Electrical safety

Under Queensland laws, both property owners and tenants/residents have responsibilities for electrical safety in a rental property.  

Under the Residential Tenancies and Rooming Accommodation Act 2008 (the RTRA Act), property owners must ensure the property is not in breach of any health and safety laws, including the Electrical Safety Act 2002, at the start of the tenancy. Property owners must also maintain the property and any inclusions, as well as undertake any necessary repairs in a timely manner. This is to protect the safety of their tenants and property for the duration of the tenancy. Minimum housing standards also require that fixtures and fittings, including electrical items, are in good repair and won’t cause injury to the tenant.  

Tenants/residents have a duty to look out for their own safety and the safety of others by reporting any electrical issues to their property manager/owner in a timely way.

As the property owner’s representatives, property managers are responsible for passing on and actioning repair requests in a timely manner to ensure that electrical safety issues can be addressed.

Whether you are a tenant/resident or a property manager/owner, failure to comply with the Electrical Safety Act 2002 can result in significant fines or even imprisonment for conduct that recklessly exposes someone to a risk of injury or death.  

Safety switches  

Safety switches protect people from electric shock. They shut off electricity supply when a current leakage is detected. This avoids serious electric shock and possible electric burns by stopping the current flowing through a person. It’s important that the property manager/owner and tenants/residents know where the safety switches are located at the property.

All power point circuits in rental properties must have a safety switch attached. If a safety switch isn’t present, the property owner must ensure a safety switch has been installed for the power points within six months of the tenancy agreement.

Safety switches should be regularly tested by the property manager/owner or the tenant. The responsibility for testing can be discussed at the start of a tenancy agreement. The Electrical Safety Office (ESO) recommends that testing should be done every three months using the test button. If the safety switch does not cut the power to the connected circuit when tested, the tenant should alert the emergency repair contact in their tenancy agreement immediately.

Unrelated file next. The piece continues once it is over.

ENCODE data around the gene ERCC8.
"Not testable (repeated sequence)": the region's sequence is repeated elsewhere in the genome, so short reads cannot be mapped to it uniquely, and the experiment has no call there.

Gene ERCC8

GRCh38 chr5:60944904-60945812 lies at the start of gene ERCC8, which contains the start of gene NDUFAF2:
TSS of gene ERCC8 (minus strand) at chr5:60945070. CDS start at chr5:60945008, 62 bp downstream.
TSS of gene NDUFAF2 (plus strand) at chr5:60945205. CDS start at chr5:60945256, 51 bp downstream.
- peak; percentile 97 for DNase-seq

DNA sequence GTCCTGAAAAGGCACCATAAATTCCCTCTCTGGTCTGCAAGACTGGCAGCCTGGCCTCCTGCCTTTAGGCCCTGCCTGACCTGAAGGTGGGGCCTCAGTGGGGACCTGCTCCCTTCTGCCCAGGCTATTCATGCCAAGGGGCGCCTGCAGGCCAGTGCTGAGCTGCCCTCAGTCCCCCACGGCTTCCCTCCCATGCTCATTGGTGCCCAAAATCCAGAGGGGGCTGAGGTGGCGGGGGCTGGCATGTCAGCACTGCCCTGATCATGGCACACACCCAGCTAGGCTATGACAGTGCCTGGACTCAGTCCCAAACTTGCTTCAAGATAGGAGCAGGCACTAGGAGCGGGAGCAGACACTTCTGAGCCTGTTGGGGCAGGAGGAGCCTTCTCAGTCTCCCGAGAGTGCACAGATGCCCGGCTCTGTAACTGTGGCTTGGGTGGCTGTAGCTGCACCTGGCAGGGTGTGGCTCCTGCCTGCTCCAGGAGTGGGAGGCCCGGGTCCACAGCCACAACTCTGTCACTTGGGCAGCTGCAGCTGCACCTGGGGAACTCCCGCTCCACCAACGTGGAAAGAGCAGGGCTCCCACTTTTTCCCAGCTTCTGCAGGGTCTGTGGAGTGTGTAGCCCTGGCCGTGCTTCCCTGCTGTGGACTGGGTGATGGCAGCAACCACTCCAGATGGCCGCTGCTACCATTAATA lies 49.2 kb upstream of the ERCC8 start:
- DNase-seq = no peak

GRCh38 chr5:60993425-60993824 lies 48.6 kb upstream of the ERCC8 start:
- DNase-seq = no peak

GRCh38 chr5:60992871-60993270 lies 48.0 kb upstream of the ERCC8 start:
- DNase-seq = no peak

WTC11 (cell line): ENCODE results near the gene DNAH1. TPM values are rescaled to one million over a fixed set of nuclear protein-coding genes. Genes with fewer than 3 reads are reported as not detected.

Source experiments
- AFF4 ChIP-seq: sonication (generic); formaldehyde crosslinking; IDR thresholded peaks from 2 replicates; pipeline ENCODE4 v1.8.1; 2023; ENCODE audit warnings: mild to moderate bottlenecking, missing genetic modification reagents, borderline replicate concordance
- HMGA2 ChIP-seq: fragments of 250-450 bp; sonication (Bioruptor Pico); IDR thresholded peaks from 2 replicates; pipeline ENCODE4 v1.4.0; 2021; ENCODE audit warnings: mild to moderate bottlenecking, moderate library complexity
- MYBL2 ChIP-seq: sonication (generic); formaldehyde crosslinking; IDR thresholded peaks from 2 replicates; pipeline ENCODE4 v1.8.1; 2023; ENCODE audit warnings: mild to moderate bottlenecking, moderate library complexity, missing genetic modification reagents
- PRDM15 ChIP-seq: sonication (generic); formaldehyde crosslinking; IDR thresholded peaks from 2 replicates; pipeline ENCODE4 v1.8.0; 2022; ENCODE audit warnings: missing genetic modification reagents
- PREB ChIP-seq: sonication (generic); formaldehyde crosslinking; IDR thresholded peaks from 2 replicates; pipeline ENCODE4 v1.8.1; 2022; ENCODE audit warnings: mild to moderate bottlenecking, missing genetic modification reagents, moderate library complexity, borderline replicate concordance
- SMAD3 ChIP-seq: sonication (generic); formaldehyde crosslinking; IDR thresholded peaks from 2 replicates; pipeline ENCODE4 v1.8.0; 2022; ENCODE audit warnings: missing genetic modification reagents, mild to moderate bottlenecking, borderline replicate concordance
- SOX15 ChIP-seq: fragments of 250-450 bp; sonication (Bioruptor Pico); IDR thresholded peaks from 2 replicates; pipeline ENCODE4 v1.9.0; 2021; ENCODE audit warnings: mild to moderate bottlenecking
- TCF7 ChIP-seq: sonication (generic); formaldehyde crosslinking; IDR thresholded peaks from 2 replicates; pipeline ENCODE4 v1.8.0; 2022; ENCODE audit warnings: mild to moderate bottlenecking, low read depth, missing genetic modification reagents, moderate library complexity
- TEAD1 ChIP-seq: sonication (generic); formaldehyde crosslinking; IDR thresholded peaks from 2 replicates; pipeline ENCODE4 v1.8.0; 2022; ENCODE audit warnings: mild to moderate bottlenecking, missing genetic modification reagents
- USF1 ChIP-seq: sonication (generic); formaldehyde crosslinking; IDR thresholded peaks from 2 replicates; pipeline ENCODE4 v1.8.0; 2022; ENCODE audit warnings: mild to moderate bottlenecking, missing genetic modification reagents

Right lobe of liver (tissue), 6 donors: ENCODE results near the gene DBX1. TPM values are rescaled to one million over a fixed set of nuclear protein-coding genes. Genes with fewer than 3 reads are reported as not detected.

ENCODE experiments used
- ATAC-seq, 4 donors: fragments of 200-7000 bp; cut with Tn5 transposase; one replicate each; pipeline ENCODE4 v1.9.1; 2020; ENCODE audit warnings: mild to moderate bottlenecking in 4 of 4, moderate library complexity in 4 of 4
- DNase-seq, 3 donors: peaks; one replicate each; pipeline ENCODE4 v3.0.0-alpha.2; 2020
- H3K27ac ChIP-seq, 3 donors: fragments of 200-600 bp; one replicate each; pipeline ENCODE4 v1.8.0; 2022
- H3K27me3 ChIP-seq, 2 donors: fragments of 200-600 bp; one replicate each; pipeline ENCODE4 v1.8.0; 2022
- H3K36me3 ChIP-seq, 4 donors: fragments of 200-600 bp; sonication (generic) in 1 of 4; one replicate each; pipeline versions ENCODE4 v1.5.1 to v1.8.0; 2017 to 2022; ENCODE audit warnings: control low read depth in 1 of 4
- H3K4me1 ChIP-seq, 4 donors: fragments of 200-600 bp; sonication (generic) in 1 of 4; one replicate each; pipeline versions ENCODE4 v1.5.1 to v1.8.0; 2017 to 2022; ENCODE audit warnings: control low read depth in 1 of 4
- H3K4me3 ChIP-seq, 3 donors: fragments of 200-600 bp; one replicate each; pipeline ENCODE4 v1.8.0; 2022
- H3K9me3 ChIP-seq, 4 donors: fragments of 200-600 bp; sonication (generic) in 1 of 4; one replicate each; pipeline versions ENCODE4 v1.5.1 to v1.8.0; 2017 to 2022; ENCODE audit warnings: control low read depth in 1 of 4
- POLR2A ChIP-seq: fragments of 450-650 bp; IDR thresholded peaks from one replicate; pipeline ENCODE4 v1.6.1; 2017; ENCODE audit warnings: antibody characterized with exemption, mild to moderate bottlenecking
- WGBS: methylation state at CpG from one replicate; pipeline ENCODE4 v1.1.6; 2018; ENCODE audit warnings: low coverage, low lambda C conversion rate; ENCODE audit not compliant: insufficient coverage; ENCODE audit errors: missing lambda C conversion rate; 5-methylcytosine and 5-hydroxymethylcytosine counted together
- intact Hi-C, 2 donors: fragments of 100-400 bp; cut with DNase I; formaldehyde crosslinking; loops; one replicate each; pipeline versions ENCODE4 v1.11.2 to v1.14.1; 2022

The ESO website includes further information on safety switches and how to test them and safety switch frequently asked questions.

To check or test safety switches, the property manager/owner needs to give tenants appropriate notice and an Entry Notice (Form 9) stating who is entering and when.    

Reporting electrical issues and emergency repairs  

Under the Residential Tenancies and Rooming Accommodation Act 2008 (the Act), a dangerous electrical fault is classed as an emergency repair. The property manager/owner must provide details of a contact for emergency repairs in the tenancy agreement. The tenancy agreement must also state if the nominated repairer or the property manager/owner should be the first point of contact for emergency repairs.

If a tenant feels an electric shock or tingle from a tap, pipe or other metal fitting, they should:

  1. Immediately contact their electricity distributor via the relevant number on the ESO website.  
  2. Contact the emergency contact in their tenancy agreement.  

The electricity distributor will make the situation safe and investigate the cause. Tenants/residents should stay well clear of the location and warn others. It's important not to touch the meter box, switchboard, appliances or metal fixtures such as taps until the property has been made safe. You can find out more about shocks and tingles on the ESO website.

If the shock or tingle is from a hard-wired fixed appliance such as an air conditioner or oven, tenants should stop using the equipment and notify the emergency contact in their tenancy agreement.  

For electrical faults which don’t present a safety hazard, tenants should follow the repairs and maintenance process.  

Electrical work must only be performed by a licensed electrical contractor. Tenants and property owners should not attempt to repair electrical issues themselves. Do-it-yourself (DIY) work is dangerous, illegal and will void insurance. You can check if a contractor has a current license using the ESO electrical license search.

More information  

Visit the Electrical Safety Office website for more information including guides to download on electrical safety in rental properties for property owners and tenants.  

You can also read our article about lithium-ion batteries and electric vehicle chargers in rental properties.

Find out more about your rights and responsibilities for repairs and maintenance in a rental property.    

Entry notice (Form R9)
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The Entry notice (Form R9) is given to residents when the agent or manager/provider wants to gain entry to their room on a particular date.

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